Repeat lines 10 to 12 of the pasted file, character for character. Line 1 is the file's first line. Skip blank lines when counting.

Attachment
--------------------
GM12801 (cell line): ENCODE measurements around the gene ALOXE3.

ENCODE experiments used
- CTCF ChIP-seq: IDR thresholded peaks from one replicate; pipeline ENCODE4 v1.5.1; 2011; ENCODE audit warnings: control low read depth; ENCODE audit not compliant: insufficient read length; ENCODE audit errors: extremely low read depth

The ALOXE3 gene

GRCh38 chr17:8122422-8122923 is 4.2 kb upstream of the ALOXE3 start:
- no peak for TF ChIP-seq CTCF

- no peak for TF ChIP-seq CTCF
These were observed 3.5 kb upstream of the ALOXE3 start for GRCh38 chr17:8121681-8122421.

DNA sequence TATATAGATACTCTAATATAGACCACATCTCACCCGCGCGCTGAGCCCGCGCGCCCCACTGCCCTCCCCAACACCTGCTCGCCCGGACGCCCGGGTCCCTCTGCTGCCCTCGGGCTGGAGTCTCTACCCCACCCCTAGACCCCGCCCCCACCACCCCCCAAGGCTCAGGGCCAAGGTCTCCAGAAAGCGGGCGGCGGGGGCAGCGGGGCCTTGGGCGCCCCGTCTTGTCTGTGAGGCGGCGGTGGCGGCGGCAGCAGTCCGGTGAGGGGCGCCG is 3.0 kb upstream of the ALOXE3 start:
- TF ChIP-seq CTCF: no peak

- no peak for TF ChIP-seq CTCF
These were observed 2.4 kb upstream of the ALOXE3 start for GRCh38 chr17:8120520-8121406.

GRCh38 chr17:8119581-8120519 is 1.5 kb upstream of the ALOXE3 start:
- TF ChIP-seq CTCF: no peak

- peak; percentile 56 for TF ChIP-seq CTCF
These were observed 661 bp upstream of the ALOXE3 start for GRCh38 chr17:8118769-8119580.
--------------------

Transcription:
- TF ChIP-seq CTCF: no peak

- no peak for TF ChIP-seq CTCF
These were observed 2.4 kb upstream of the ALOXE3 start for GRCh38 chr17:8120520-8121406.